Broken Promises

        Divorce, common in one in three marriages, is plaguing society, and it has recently become widely accepted throughout the world. Now the destruction of families and homes across the country are being excused like talk of the weather. Marriage vows are no longer sacred but promises made to be broken. The 1879 Norwegian play A Doll's House, by Henrik Ibsen, filmed twice in 1973 by Joseph Losey and Patrick Garland respectively, is a prime example of a relationship that fell apart. The marriage of Torvald (David Warner/Anthony Hopkins) and Nora Helmer (Jane Fonda/Claire Bloom) turned out to be unsuccessful, lacking the most important quality essential to a good marriage: mutual and respectful love.

        Love is the central emotion of all relationships. Although the basis for Nora and Torvald's relationship appeared to be centered on love, the needed balance was not obtained. Torvald did not really love Nora; to him she was just a "doll," "squirrel," "skylark," etc. He does not love his wife with the respect and sensitivity a man should. The main area where Torvald showed his lack of love for Nora was in the way he managed his house. Torvald was the owner of what he believed to be a perfect dollhouse, which had previously been controlled by Nora's dominating father. Torvald manipulated Nora and the children to make certain that he could never lose control over his precious dollhouse and his precious Nora. This lack of love and imperious attitude would eventually ruin their marriage. Nora is the only one who showed love for the other in this play. Trying to break free from her "doll" image, Nora continues to love her husband, while living her stereotype and trying to find her true self, a strong and intelligent woman.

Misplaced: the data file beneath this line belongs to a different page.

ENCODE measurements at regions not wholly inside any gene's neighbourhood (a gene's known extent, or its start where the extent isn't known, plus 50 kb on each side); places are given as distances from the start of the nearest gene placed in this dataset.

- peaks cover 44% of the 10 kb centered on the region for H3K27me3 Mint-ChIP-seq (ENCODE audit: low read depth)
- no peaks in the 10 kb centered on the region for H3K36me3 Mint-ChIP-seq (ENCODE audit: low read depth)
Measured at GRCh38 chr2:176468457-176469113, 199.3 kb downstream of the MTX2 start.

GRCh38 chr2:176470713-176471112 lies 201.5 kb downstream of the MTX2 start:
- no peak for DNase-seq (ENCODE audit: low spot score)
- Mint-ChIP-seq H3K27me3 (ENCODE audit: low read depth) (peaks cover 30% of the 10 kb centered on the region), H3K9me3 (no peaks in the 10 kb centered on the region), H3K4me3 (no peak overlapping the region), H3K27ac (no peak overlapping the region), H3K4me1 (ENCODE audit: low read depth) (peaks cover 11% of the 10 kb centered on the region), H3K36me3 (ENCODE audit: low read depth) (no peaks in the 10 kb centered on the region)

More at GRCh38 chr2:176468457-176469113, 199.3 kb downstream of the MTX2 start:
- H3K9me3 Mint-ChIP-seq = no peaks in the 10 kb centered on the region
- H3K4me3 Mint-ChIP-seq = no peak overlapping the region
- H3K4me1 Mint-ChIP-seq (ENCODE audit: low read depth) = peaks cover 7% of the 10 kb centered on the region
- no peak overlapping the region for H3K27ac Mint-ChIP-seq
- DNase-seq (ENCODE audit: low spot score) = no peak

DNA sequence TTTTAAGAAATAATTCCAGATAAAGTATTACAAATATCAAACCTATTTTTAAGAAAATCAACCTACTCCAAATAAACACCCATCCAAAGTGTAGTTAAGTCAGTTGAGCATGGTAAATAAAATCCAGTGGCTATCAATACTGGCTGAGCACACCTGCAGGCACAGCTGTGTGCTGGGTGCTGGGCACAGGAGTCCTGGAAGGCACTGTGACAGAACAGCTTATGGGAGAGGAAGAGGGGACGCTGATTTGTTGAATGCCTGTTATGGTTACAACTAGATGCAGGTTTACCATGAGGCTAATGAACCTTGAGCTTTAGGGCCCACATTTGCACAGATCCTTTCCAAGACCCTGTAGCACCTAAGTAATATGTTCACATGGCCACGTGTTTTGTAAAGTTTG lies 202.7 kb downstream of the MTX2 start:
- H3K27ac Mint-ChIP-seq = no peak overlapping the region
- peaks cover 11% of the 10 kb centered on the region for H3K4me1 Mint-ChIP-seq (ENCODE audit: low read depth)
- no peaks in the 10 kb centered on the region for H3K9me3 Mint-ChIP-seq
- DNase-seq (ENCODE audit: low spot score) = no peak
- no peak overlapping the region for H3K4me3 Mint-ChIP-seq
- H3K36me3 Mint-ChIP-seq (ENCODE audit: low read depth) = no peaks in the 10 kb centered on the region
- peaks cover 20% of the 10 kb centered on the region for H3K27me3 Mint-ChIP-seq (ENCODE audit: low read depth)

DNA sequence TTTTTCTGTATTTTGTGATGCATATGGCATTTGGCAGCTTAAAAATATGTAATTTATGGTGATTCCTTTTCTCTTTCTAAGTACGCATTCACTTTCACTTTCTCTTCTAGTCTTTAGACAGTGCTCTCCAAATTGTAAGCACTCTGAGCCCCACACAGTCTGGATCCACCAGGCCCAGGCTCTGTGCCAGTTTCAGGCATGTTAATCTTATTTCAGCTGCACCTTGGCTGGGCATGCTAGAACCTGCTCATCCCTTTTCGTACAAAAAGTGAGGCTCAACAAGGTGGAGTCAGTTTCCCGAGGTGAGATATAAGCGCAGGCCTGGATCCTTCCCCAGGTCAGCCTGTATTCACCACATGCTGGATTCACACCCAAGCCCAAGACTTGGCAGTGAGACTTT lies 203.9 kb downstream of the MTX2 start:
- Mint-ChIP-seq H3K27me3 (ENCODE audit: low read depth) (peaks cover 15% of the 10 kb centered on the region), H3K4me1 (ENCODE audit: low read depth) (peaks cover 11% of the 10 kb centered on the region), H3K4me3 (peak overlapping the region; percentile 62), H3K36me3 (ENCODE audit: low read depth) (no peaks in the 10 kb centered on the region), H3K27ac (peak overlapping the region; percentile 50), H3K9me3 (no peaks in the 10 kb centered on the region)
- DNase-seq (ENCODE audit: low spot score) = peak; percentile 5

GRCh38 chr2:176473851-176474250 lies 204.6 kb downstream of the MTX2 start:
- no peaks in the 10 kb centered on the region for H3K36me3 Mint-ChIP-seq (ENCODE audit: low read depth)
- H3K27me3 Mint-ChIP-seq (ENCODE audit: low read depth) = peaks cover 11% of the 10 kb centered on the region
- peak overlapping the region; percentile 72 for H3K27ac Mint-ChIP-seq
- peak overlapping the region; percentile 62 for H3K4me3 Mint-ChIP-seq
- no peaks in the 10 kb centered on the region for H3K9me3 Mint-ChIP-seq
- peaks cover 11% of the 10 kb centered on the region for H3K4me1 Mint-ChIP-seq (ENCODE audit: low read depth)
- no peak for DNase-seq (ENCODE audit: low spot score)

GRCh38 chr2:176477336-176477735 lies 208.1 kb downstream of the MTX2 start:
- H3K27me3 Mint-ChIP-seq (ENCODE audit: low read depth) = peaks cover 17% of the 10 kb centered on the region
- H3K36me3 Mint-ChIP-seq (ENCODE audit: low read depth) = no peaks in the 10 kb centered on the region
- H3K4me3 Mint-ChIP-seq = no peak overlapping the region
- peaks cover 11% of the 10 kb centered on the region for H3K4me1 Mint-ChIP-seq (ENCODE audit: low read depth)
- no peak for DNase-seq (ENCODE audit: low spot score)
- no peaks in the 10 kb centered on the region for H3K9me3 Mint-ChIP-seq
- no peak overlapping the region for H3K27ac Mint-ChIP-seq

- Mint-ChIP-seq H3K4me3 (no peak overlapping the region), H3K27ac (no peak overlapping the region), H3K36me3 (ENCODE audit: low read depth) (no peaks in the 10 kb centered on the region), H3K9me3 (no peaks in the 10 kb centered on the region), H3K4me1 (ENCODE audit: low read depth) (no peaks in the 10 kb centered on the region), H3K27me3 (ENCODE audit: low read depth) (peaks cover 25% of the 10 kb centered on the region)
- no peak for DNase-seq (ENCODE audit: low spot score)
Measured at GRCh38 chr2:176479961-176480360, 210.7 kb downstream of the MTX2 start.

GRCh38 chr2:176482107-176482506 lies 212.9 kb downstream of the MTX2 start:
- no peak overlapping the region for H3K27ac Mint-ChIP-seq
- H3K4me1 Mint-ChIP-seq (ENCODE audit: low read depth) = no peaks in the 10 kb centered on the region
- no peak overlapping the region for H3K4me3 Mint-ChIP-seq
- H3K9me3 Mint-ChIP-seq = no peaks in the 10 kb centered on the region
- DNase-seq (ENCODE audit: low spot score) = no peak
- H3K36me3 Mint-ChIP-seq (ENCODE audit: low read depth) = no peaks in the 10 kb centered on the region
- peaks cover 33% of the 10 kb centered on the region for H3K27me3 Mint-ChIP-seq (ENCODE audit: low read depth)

A balance of love between man and wife that is needed in any marriage was certainly not reached between Torvald and Nora. Neither of them truly knew the other; they could not even have a true meaningful, adult conversation until the very end of the play and their marriage. However, the point is not that their marriage was not perfect; it is that no marriage is perfect. The reasons why vows are spoken are to preserve and protect their relationships "through good times and bad." Torvald and Nora represent every dysfunctional marriage that gives into divorce hastily instead of trying to improve their relationship, thus saving and honoring their vows, their children, and themselves.

Jessica Riddle

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